A home gives people the fundamentals needed for lifting themselves out of their situation. A long term, secure and safe home enables everybody to get on with life – to get on with looking for work, to study or complete an apprenticeship. Affordable housing is a safety net for when the cost of living keeps rising, but your income is stretched to the limit.

What it’s going to take to make it happen

Groundswell support. Political will. Bipartisanship. National action. All of the above! Because Australia is desperately short of affordable housing.
What you can do today to help make homelessness history is contact your local, state and federal members and start advocating for more social housing to be made available. Some key points you might like to raise in your letter or email:

  • We need enough housing to meet Australia’s needs
  • We need housing that is affordable for renters and home-buyers on low to moderate incomes
  • We need a national housing market that is efficient
  • We need a diverse housing profile that suits people at different stages of life.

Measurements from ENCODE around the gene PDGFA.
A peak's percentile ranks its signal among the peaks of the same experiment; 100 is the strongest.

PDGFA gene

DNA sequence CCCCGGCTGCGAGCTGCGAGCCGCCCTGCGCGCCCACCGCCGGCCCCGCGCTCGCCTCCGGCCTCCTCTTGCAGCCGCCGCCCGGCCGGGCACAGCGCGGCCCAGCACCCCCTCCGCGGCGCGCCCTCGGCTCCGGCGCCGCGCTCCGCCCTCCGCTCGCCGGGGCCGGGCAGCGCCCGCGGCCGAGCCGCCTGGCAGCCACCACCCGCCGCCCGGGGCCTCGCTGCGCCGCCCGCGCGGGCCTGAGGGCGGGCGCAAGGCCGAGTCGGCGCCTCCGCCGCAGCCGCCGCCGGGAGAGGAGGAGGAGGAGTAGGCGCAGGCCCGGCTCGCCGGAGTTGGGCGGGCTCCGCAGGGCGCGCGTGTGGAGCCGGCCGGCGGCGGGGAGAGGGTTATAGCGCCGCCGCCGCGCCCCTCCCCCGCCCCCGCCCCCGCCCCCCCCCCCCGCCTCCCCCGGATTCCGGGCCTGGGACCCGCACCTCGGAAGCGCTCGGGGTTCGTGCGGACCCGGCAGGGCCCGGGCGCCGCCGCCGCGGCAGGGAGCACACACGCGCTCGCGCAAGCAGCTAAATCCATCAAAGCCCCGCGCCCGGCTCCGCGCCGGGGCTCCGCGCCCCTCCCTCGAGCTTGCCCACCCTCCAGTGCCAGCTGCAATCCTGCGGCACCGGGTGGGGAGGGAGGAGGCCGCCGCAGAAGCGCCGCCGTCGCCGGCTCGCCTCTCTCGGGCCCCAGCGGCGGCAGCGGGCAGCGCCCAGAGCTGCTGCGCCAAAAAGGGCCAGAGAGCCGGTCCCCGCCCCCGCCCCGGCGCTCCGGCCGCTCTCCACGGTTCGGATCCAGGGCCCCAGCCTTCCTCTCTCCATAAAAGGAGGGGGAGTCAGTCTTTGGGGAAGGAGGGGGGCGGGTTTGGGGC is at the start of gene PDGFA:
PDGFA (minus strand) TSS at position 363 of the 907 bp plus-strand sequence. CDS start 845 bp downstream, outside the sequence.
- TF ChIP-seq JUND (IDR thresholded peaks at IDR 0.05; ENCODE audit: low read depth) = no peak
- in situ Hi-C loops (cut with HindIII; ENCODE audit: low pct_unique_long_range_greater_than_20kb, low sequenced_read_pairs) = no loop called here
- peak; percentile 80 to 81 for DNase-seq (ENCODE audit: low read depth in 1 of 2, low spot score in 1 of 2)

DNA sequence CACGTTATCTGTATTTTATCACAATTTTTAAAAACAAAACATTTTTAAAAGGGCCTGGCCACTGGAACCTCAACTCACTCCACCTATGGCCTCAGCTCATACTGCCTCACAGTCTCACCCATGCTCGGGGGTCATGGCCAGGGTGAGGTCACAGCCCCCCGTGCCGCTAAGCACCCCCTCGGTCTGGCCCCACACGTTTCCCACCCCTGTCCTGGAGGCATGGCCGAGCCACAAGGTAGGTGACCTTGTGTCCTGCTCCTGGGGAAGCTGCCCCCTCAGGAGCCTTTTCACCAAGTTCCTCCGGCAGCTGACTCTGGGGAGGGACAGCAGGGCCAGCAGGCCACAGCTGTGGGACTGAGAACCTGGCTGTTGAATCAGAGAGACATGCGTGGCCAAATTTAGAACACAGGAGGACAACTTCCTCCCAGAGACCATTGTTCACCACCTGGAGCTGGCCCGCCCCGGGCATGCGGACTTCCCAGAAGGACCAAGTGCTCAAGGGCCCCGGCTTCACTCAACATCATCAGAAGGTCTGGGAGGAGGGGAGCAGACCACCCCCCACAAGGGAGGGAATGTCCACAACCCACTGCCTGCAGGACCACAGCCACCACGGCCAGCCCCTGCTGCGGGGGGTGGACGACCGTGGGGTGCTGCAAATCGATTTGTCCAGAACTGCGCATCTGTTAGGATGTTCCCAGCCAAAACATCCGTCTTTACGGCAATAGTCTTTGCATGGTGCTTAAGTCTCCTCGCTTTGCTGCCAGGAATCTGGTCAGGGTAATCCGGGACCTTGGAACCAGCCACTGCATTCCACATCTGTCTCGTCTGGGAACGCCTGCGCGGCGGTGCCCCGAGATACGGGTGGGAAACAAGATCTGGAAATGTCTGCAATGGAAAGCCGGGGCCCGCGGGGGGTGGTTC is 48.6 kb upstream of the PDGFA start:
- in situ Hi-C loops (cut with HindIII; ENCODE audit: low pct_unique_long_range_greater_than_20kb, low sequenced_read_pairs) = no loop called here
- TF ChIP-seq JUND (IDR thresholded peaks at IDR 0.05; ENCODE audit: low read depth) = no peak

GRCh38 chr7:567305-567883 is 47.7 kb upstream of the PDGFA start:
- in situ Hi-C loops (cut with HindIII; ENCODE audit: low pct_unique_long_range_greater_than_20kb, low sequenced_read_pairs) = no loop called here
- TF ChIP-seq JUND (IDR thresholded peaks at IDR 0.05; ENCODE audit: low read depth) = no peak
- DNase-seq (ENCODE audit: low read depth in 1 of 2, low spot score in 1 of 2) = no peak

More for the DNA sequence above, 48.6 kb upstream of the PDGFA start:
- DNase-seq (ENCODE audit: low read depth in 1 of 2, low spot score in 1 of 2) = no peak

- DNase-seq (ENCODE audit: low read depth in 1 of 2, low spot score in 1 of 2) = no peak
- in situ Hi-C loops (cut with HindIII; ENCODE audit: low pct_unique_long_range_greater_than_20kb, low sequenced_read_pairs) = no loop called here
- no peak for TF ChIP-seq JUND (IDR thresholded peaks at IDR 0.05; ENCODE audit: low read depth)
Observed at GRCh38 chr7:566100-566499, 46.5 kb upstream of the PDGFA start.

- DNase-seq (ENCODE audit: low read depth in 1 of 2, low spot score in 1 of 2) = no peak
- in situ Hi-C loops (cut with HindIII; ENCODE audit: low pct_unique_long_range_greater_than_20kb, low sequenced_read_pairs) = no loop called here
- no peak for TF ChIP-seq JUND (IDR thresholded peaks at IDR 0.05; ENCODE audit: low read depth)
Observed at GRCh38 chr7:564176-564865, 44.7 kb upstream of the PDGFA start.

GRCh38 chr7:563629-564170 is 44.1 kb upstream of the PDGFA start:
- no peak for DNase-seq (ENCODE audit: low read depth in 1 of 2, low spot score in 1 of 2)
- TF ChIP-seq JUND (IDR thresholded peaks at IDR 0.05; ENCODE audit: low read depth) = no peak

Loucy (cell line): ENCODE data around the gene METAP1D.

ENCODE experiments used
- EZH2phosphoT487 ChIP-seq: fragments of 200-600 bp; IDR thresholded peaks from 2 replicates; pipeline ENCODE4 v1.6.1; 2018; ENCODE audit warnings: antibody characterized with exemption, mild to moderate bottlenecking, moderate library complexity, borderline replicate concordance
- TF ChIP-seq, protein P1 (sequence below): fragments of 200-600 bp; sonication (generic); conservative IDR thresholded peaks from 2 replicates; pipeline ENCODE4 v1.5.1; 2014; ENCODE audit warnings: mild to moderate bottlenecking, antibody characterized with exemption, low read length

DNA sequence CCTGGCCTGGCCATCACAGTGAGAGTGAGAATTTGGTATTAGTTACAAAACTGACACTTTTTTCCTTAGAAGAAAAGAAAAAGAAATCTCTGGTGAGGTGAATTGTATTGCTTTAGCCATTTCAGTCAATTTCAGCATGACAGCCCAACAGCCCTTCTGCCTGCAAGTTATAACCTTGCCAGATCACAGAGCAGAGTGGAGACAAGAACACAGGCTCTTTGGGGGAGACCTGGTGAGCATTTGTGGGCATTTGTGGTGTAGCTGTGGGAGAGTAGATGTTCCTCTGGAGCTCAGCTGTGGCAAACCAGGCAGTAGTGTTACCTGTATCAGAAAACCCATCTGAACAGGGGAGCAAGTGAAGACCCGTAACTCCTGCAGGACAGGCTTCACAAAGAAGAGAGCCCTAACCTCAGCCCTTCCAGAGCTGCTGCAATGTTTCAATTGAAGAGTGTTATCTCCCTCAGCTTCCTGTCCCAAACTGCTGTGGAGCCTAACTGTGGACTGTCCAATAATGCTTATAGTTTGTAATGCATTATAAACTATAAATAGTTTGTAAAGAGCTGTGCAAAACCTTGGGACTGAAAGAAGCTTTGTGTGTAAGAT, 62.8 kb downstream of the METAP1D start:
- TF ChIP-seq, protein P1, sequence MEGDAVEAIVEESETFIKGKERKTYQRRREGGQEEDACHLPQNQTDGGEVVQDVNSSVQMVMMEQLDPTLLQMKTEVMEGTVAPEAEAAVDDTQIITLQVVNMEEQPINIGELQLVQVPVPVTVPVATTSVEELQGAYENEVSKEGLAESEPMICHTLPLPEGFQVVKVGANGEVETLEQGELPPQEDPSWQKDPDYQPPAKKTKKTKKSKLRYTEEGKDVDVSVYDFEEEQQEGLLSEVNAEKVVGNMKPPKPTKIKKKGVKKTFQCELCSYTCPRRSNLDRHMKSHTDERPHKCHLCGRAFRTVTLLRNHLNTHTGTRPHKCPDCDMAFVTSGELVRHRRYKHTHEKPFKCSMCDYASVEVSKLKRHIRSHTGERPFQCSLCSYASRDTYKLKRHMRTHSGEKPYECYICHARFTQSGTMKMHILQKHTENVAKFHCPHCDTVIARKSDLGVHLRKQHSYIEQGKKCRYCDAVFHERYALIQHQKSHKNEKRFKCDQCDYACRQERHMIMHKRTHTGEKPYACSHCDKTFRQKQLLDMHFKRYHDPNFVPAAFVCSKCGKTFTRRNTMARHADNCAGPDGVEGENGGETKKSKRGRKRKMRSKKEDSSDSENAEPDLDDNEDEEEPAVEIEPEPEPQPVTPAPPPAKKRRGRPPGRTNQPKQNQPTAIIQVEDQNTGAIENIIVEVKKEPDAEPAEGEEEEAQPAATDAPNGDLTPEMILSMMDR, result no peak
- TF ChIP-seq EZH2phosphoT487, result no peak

Together, we can do this!

The Truth Shall Set Us Free

Posted on: June 7th, 2019 by amity No Comments


Truth telling about Aboriginal and Torres Strait Islander peoples for a better, shared future.

As many of you know, this week is NAIDOC week, and the theme this year is “Voice. Treaty. Truth.” In line with this, we’re going to be doing our own truth-telling here, to contribute to that happening all over the nation. Some truths will be familiar, some hard to hear. Others may be hard to believe, but all are worth knowing and remembering because they hold the key to a better future – for all Australians.


8 hard truths we need to hear about Aboriginal and Torres Strait Islander children

  • 18,000 Aboriginal and Torres Strait Islander children are today in the out-of-home care service system within Australia.